Presentation Story Structures: In Media Res

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Welcome back to our narrative arc odyssey! In this article, we’re plunging straight into the heart of the action with the In Medias Res arc. This Latin phrase translates to “in the middle of things”, and that’s precisely where this narrative kicks things off.

What is In Medias Res?

In Medias Res sounds fancy, but it’s pretty simple. In contrast to the five other narrative arcs that start, somewhat predictably, at the beginning of a story, In Medias Res hurls the audience straight into the critical action, the turning point or the story’s climax.

Only after the audience’s curiosity is thoroughly piqued by this tantalising flash of no-context action do we flashback to the backstory and describe the events leading up to the turning point.

Structuring a story, or indeed a presentation, around this narrative arc is a shortcut to attention city. It puts your audience on the edge of their seats – confused, concerned and generally psyched to see how we got where we already are.

Applying In Medias Res in your next deck

When it comes to presentations, especially risky pitches, using In Medias Res is the PowerPoint equivalent of an adrenaline shot straight into your audience’s attention. Instead of beginning with the usual dull intros or perfunctory context-setting, you kick off with a dramatic statement, a shocking statistic, a provocative question or the hottest take you have hiding in the slide-sleeves. Essentially, you open with your presentation’s climax.

Then, once you’ve shocked your audience into giving you their attention you can rewind the narrative and fill in the gaps. Explain the whys and wherefores, the ins and outs, retrofitting rational logic onto what were, in the moment, your emotionally-led decisions.

Towards the end of your deck, you circle back to your initial dramatic intro and reiterate it. Your audience, now armed with the knowledge of how we got to this climax point, will be equipped to appreciate its full impact. Cue a chorus of “ahhhs” and then probably a round of rapturous applause.

In Medias Res in action

You can see some classic examples of the In Medias Res arc in pretty much any news broadcast. Especially from the kind of outlets that rely on shock-factor to make their viewership boom. The anchor leads with a gripping headline or a brief overview of their biggest story (the climax), then only after that initial hook has established attention do they delve into the background details and context.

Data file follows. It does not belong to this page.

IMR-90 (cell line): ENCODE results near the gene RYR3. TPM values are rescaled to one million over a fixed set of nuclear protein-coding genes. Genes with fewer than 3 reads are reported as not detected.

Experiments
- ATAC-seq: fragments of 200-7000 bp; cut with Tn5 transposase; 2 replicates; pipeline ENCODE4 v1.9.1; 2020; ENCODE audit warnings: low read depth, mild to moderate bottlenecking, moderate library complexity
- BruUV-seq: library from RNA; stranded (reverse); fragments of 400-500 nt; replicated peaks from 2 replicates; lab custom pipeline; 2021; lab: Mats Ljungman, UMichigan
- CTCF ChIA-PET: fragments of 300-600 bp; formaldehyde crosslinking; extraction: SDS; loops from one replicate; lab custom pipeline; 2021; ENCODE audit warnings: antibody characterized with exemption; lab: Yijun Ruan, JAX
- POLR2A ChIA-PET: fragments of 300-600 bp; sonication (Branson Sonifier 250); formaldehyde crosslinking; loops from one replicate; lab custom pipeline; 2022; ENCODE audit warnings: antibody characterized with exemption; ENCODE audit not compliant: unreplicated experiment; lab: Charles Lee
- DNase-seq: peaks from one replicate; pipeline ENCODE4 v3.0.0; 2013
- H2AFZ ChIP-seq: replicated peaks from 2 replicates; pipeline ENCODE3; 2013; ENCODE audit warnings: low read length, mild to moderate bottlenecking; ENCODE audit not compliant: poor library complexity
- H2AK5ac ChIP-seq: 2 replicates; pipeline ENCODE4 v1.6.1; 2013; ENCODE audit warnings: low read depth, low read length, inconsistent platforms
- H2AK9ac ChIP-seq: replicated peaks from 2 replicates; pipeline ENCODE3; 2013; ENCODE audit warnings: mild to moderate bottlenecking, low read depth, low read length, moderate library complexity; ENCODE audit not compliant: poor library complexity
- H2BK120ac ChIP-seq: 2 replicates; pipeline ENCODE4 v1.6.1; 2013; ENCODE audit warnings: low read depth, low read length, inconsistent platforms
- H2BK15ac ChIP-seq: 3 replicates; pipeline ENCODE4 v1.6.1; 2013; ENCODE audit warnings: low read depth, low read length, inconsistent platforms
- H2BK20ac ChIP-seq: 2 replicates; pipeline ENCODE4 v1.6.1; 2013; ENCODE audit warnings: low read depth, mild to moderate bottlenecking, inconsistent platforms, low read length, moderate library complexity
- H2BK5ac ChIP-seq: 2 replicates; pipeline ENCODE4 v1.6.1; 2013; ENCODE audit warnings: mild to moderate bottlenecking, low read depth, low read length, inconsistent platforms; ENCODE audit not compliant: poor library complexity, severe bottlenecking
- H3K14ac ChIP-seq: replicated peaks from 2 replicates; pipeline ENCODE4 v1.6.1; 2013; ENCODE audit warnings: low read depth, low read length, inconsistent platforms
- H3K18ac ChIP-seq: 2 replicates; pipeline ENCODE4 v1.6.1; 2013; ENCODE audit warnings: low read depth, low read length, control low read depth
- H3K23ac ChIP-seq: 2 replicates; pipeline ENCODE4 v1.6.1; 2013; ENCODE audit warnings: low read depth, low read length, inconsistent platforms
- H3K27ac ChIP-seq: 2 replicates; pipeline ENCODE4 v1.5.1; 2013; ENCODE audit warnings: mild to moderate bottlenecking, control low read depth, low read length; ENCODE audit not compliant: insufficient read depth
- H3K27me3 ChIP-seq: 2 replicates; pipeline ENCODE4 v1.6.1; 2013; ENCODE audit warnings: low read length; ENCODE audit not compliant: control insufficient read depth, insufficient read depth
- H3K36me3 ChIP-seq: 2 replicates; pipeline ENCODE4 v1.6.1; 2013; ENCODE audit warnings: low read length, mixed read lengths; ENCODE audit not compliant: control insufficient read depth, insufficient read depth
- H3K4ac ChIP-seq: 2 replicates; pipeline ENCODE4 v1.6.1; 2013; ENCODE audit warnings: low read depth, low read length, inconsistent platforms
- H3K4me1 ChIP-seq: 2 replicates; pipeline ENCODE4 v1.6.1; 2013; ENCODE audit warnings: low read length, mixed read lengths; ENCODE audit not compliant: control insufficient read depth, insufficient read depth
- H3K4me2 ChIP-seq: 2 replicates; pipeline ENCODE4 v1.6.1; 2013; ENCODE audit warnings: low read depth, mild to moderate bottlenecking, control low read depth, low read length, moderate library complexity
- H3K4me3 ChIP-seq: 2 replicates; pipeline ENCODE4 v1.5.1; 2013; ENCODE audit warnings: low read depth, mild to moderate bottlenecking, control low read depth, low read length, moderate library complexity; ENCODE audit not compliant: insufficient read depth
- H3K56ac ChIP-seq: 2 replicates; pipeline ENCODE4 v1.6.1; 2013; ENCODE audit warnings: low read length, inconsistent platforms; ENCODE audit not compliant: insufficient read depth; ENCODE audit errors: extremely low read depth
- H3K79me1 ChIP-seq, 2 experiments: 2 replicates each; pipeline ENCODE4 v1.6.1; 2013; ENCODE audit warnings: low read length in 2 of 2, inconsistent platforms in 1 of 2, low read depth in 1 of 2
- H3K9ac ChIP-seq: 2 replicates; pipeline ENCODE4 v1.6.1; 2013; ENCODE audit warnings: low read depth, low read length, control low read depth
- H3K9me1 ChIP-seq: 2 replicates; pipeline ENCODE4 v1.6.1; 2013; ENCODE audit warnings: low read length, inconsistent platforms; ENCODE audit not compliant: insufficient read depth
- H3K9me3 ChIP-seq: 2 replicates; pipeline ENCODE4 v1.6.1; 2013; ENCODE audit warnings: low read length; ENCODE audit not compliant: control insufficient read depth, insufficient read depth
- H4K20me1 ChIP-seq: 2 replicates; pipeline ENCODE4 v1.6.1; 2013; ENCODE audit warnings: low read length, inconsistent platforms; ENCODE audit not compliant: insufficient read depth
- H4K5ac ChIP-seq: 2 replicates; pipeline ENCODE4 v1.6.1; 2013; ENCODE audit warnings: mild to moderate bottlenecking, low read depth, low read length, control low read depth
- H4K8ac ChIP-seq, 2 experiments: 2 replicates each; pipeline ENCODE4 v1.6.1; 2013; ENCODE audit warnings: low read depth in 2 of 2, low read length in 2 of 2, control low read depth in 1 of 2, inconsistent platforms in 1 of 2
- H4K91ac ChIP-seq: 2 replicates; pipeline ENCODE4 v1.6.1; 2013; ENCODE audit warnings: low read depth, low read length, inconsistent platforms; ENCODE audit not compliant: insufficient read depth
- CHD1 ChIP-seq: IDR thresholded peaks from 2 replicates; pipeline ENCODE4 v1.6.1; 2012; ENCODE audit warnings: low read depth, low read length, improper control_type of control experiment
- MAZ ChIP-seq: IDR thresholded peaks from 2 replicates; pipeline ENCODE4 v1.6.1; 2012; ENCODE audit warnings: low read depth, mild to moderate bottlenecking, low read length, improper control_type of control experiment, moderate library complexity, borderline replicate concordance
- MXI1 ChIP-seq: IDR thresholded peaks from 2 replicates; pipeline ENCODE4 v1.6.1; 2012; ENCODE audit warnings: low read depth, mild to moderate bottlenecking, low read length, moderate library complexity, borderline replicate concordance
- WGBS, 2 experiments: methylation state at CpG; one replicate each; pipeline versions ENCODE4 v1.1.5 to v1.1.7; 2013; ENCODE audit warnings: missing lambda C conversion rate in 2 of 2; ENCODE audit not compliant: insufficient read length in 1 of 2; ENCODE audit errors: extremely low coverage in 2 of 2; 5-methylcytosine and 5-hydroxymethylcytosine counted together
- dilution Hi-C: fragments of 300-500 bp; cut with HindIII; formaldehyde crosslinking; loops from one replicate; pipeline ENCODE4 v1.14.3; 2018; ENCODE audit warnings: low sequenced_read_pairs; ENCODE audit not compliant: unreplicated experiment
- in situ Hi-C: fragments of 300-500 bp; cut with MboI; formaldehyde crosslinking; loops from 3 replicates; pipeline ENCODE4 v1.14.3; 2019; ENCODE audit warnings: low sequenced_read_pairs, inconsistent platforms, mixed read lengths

In business, TED Talk presenters often employ the same tactic. Simon Sinek’s Start With Why talk is a classic example. He begins with a bold, thought-provoking intro. Sinek piques audience interest from the get-go, immediately drawing them into his exploration of inspiring leadership.

Pulp Fiction, the Tarantino classic, is a good example of how In Medias Res looks in fiction. The film is constructed out of many nested In Medias Res narrative arcs, weaving together multiple storylines that start in the middle, circle back to the beginning and then move forward at the finale.

Playing by the rules will only get you so far

Incorporating narrative arcs like In Medias Res into your decks can make them more engaging. But storytelling isn’t a rigid science. It’s an art, a dance, a delicate balance! Whilst these narrative arcs can be invaluable guides to help get you off the ground, you shouldn’t think of them as immutable laws.

Your presentations might, like Pulp Fiction, be best off using multiple versions of the same arc nested within one another. Or perhaps your presentation might be best off ignoring traditional narrative structures entirely and smashing several together into a Frankenstein’s Monster of a deck. That’s okay! The primary goal of your presentation is to connect with your audience.

That connection, the deep resonance your deck will ideally inspire, will kindle a spark of unity between presenter and audience (or Guide and Hero, to hark back to our presentation characters). Creativity, authenticity and flexibility are your allies in this endeavour.

And remember, if you need a helping hand crafting your narrative, or if you’ve found yourself In Medias Res without a lifeline, we’re here to help. Get in touch today to start the ball rolling.

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